SuperStorm Sandy & the Broken-Window Fallacy

As an economics professor, it is disheartening to hear commentators try to find a silver lining in those masses of ugly clouds that accompanied “SuperStorm Sandy”. They have fallen prey to faulty logic that inspires suggestions that the cost of repairs might reduce unemployment & stimulate the economy was identified as the “broken-window fallacy” by Frédéric Bastiat, a French economist of the 19th Century.

Suppose that it will cost $50 billion to repair the damage from “SuperStorm Sandy”. That means that the disaster will pump $50 billion into various industries or activities relating to repairs, etc,
But while these are the obvious & direct effects of spending, no one would insist that it is a good thing for buildings to burn or to be swept away or for cranes to collapse or for there to be thousands of broken windows.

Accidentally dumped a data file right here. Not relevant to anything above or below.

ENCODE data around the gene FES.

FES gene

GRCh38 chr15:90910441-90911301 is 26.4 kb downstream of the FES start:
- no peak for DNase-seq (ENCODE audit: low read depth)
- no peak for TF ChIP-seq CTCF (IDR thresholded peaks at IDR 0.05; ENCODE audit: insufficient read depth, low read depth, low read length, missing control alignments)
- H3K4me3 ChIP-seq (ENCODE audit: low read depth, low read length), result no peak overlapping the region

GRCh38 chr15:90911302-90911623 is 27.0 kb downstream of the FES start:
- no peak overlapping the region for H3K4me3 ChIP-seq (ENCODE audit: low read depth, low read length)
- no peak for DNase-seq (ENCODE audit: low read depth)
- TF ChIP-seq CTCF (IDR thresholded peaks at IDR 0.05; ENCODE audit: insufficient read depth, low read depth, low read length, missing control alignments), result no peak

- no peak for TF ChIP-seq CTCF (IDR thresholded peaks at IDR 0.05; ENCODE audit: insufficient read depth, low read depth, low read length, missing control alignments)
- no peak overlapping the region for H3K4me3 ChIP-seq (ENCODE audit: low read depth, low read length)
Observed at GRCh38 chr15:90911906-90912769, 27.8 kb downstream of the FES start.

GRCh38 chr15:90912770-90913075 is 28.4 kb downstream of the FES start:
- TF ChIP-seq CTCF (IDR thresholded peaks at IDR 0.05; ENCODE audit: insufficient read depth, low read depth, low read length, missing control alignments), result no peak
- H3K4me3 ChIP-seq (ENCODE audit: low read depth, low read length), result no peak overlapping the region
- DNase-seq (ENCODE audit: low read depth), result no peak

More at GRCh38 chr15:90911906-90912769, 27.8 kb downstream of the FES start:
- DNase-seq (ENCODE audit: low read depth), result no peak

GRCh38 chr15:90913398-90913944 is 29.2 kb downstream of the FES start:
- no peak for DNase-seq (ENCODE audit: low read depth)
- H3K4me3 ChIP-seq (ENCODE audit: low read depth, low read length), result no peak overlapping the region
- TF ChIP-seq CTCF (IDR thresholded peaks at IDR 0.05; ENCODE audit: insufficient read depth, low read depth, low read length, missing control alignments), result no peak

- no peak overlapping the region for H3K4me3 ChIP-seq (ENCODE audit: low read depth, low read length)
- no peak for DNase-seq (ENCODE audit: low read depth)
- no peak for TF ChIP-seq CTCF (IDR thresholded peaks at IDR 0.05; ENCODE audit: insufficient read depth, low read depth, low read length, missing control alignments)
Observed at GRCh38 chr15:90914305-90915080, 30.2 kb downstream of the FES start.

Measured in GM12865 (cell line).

But economic growth & the NET creation of wealth is NOT a matter of increasing the circulation of money. What has happened with the post-storm spending is redistribution of existing wealth.

As it is, spending $50 billion on repairs means that the same amount will NOT be available to spend elsewhere or on other things. If a storm victim did not replace windowpanes or roofing tiles, the funds would have been spent on dining out or perhaps a new car or some clothing.

Extending Bastiat’s logic also makes it clear that the claims that WWII brought the end of Great Depression are misguided. Despite clear arguments & evidence presented by Bob Higgs, this economic canard is often repeated.

Leave a Reply